Peculiar Planets

The geodynamics of Enceladus: exotic and familiar


This week, Gael Choblet, CNRS research associate in the Laboratoire de Planétologie et Géodynamique (University of Nantes and Angers), tells us everything about the interior of Enceladus, an interesting icy moon of Saturn! This is my first contribution in these pages. The choice of Saturn’s small moon Enceladus as a topic mostly results from my acquaintance with this planetary body. Yet, the reade ...[Read More]

Iron volcanism on metallic asteroids?

Metallic asteroid

This week, Francis Nimmo, professor in the Department of Earth and Planetary Sciences (University of California Santa Cruz), tells us about volcanism on metallic asteroids! Around and after the formation of the solar system (4.5 billion years ago onwards), volcanoes on some of the gigantic bodies of the asteroid belt might have erupted … iron. Explanations. One way in which we can learn abou ...[Read More]

Geodynamics in Planetary Science

Geodynamics in Planetary Science

It is a question that humankind has been asking for thousands of years: Are we alone in the Universe or are there other worlds like our own? As of today, it is unknown whether or not inhabited planets exist outside of our own solar system. With the discovery of the extrasolar planet 51 Peg b in 1992, it was confirmed that our sun is not the only star that hosts planets and therefore the search for ...[Read More]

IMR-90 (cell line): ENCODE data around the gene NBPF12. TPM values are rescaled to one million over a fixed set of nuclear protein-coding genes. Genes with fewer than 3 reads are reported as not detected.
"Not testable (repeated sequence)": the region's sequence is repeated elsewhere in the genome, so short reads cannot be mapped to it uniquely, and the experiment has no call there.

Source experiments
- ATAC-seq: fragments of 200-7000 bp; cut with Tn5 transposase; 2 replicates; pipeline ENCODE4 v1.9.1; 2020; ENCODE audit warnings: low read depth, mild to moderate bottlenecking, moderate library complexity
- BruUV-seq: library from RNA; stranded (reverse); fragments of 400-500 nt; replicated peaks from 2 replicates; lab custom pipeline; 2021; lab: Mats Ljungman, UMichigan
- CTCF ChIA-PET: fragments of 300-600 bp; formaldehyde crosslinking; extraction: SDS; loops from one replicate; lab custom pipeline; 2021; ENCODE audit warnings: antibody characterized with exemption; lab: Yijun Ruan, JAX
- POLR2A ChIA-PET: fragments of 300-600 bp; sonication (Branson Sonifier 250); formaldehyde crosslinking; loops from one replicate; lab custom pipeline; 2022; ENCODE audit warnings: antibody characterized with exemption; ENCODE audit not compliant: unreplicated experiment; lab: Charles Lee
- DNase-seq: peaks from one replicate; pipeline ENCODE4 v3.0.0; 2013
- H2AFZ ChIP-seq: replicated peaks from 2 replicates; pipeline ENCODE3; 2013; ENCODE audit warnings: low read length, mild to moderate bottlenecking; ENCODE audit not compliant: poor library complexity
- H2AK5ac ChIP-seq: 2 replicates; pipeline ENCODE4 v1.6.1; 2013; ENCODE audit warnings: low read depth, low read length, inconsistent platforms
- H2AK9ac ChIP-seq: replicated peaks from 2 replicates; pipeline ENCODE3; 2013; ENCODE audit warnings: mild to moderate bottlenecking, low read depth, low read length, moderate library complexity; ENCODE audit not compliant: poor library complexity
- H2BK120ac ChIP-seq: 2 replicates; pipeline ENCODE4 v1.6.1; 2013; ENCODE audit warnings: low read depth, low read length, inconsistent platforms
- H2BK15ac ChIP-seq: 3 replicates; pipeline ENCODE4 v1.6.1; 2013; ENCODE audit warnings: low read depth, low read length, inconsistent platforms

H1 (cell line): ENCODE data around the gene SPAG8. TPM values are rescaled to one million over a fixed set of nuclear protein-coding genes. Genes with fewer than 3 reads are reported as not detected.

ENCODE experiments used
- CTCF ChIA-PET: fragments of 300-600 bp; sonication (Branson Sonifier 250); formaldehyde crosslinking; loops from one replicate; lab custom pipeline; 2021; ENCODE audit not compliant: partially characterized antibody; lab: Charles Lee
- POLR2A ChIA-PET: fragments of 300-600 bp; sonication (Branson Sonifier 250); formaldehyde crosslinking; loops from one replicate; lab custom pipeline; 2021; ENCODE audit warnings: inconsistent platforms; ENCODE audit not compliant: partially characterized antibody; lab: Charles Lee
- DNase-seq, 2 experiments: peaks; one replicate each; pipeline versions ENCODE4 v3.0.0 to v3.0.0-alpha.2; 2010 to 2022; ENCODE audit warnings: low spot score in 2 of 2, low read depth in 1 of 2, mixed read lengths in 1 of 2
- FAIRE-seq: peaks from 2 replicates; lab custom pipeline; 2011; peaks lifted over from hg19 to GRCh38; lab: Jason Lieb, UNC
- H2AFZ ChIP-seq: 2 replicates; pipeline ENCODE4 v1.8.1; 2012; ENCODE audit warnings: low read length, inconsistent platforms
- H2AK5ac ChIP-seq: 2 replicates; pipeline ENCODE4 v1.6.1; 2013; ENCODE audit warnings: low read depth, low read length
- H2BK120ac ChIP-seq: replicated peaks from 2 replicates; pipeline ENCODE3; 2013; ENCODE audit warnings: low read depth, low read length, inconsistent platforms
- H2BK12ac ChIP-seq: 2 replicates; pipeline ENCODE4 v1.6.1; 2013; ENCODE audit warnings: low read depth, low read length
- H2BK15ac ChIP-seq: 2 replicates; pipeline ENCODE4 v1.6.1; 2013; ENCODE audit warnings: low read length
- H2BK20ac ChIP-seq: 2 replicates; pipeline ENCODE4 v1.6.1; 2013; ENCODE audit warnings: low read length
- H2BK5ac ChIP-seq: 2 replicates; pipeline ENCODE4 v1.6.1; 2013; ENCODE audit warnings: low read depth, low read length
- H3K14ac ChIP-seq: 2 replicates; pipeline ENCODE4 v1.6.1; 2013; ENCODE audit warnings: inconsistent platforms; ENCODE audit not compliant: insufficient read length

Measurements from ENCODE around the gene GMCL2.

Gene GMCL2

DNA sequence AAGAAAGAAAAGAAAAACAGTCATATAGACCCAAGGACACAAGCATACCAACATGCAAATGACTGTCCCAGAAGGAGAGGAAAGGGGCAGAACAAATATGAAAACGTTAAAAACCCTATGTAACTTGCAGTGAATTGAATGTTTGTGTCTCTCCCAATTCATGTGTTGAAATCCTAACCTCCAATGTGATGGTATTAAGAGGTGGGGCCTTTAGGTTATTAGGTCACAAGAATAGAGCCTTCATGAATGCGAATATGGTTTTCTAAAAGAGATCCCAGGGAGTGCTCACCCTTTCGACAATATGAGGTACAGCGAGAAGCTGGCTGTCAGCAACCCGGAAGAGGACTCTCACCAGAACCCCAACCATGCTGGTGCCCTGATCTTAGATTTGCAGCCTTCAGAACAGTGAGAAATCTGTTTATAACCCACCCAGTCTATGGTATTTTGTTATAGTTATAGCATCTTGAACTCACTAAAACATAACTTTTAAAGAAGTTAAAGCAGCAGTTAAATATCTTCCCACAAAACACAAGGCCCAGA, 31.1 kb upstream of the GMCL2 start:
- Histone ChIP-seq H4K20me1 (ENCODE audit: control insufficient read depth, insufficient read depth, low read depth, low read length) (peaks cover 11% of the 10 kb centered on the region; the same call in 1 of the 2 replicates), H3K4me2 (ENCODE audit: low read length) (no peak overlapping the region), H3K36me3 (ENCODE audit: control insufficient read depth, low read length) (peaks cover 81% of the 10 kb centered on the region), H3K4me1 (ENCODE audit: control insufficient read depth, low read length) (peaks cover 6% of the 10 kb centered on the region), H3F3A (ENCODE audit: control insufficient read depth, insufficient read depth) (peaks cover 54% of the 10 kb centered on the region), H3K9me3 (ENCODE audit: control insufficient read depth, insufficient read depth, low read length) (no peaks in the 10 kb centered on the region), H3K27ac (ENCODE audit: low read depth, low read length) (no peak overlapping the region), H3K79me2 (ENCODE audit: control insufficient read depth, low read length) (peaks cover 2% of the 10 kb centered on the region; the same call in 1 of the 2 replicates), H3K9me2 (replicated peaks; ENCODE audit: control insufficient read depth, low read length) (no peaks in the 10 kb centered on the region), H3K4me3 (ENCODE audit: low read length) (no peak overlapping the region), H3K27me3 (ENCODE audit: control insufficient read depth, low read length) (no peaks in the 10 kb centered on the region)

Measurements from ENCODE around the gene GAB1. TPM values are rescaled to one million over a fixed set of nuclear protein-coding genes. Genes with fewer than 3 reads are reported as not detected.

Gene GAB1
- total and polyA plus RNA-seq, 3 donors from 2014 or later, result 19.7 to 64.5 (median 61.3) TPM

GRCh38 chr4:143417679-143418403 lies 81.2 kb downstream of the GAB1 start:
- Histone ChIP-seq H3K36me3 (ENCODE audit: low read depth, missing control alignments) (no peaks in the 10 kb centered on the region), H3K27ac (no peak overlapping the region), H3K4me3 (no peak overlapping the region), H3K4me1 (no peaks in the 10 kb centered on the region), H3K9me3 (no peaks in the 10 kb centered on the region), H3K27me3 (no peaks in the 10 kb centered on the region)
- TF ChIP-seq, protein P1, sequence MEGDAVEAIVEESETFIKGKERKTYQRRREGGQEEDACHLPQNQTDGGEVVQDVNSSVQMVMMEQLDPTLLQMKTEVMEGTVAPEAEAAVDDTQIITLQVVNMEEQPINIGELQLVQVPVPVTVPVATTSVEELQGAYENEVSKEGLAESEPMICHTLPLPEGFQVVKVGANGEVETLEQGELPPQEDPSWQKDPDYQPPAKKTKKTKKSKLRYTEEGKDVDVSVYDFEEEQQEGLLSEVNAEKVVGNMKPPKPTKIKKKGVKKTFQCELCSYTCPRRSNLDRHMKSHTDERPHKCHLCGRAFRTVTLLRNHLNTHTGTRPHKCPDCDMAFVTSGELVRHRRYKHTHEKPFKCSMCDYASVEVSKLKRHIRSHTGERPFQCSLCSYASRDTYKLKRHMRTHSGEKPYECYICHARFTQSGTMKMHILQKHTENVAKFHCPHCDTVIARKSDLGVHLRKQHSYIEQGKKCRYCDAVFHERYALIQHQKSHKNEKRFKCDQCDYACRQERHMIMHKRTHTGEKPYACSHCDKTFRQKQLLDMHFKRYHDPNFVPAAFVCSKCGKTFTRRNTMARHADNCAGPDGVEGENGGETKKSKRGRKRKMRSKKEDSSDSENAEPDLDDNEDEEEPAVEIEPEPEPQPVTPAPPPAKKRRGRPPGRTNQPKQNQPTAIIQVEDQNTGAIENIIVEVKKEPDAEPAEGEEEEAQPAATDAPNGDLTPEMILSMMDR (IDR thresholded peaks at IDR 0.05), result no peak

Oceans on Mars: the geodynamic record

Oceans on Mars: the geodynamic record

Apart from our own planet Earth, there are a lot of Peculiar Planets out there! In this series we take a look at a planetary body or system worthy of our geodynamic attention, and this week we are back to our own solar system, more precisely to our neighbour Mars. In this post, Robert Citron, PhD student at the University of California, Berkeley, writes about the links between oceans, shorelines, ...[Read More]